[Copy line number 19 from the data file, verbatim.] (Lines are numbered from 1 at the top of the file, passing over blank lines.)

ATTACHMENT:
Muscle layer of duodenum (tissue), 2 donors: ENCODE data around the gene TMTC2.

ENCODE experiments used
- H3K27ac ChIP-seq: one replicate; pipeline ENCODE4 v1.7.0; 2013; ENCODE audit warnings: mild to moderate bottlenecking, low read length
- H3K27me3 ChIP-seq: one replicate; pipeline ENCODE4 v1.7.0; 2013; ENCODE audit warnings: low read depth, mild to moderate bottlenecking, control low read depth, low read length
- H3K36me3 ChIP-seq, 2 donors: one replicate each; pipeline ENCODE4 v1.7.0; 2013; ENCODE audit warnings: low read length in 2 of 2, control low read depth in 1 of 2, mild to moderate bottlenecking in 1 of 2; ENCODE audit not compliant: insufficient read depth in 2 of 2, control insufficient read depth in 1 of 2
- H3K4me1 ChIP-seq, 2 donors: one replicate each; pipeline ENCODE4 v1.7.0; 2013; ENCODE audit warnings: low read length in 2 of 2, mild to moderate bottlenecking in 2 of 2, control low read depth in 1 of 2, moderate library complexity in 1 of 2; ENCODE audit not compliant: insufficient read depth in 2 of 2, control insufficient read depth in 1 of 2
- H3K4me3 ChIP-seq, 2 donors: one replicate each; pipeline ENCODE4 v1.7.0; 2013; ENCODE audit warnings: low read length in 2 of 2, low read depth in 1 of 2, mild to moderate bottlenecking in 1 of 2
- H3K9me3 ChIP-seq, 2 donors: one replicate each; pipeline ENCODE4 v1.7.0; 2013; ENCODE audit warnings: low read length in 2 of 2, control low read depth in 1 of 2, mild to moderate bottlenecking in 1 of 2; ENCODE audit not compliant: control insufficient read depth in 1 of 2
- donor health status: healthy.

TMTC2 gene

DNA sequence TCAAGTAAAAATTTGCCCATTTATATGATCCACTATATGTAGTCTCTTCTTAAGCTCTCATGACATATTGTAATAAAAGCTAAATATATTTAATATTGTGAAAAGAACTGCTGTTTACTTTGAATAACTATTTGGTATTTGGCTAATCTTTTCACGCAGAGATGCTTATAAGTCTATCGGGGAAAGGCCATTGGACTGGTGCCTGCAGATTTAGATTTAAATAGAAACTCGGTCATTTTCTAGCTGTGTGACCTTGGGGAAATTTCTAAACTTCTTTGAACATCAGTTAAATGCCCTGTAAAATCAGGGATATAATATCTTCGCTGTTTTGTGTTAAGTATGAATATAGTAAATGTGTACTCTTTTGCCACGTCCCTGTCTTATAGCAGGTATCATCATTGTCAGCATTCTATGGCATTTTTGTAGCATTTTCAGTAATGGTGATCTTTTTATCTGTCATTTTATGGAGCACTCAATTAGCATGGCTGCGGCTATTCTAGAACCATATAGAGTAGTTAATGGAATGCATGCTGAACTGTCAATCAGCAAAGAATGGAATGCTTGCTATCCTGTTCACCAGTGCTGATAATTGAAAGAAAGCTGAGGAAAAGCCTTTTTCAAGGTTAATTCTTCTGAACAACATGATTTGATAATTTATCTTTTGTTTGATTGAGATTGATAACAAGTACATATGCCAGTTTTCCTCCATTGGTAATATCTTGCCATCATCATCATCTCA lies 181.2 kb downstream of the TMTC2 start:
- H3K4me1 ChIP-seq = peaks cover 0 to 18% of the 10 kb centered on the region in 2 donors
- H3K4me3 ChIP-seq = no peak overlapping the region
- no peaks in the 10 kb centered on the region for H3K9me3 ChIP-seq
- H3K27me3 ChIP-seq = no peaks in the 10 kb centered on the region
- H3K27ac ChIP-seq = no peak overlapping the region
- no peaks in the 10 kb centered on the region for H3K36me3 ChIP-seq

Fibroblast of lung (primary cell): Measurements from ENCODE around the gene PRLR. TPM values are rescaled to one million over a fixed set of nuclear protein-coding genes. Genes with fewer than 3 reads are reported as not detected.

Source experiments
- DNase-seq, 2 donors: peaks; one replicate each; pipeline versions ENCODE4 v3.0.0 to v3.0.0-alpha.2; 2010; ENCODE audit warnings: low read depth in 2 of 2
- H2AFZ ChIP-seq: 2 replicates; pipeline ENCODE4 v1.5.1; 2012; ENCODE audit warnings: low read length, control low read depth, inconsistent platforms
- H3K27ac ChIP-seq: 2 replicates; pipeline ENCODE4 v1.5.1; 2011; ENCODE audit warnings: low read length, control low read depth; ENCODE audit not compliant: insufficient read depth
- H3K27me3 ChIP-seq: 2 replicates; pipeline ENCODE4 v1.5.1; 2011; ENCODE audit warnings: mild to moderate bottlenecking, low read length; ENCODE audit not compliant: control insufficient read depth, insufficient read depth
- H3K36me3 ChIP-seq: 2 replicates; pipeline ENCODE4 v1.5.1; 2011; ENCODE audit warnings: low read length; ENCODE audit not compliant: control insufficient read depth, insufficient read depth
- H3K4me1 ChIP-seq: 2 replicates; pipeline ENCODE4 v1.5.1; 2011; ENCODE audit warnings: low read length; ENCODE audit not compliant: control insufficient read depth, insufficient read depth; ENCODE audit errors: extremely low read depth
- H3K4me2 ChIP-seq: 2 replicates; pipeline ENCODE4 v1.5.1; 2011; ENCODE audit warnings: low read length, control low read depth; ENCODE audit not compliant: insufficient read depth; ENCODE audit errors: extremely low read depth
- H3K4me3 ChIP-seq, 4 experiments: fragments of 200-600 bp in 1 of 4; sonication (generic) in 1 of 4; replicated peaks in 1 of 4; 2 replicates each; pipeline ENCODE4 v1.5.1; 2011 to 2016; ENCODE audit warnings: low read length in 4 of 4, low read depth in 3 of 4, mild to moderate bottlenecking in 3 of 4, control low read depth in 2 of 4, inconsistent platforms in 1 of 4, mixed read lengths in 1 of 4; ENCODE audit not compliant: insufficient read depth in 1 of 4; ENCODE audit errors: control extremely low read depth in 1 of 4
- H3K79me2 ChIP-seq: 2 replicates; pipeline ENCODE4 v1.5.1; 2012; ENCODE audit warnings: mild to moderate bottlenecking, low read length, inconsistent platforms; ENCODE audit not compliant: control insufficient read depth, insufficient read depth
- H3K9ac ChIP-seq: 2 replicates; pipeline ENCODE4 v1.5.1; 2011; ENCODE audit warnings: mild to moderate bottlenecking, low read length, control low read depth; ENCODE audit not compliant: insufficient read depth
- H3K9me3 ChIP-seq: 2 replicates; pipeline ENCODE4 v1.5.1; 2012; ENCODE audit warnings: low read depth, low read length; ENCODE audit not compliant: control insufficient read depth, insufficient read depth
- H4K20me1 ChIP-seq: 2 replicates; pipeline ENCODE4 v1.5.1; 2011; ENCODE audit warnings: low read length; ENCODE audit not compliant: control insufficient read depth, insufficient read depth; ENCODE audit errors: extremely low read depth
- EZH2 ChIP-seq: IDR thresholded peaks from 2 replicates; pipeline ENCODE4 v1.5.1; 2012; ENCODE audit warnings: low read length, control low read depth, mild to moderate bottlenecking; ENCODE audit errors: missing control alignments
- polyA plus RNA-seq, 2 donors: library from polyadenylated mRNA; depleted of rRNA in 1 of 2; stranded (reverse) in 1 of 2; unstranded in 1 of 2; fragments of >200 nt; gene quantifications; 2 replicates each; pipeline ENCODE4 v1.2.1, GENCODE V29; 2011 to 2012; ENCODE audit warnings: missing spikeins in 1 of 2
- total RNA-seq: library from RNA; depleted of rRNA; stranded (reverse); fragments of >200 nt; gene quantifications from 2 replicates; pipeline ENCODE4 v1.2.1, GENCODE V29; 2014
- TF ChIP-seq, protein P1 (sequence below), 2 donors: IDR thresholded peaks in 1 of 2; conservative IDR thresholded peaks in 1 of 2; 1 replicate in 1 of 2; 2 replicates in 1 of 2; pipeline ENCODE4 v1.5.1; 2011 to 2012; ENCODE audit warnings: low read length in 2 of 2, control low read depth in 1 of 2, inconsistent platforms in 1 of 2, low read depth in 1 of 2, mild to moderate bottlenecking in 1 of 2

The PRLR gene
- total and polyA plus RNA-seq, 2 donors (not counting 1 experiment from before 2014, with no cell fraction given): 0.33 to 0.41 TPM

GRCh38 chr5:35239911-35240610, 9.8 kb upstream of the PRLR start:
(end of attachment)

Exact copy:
Source experiments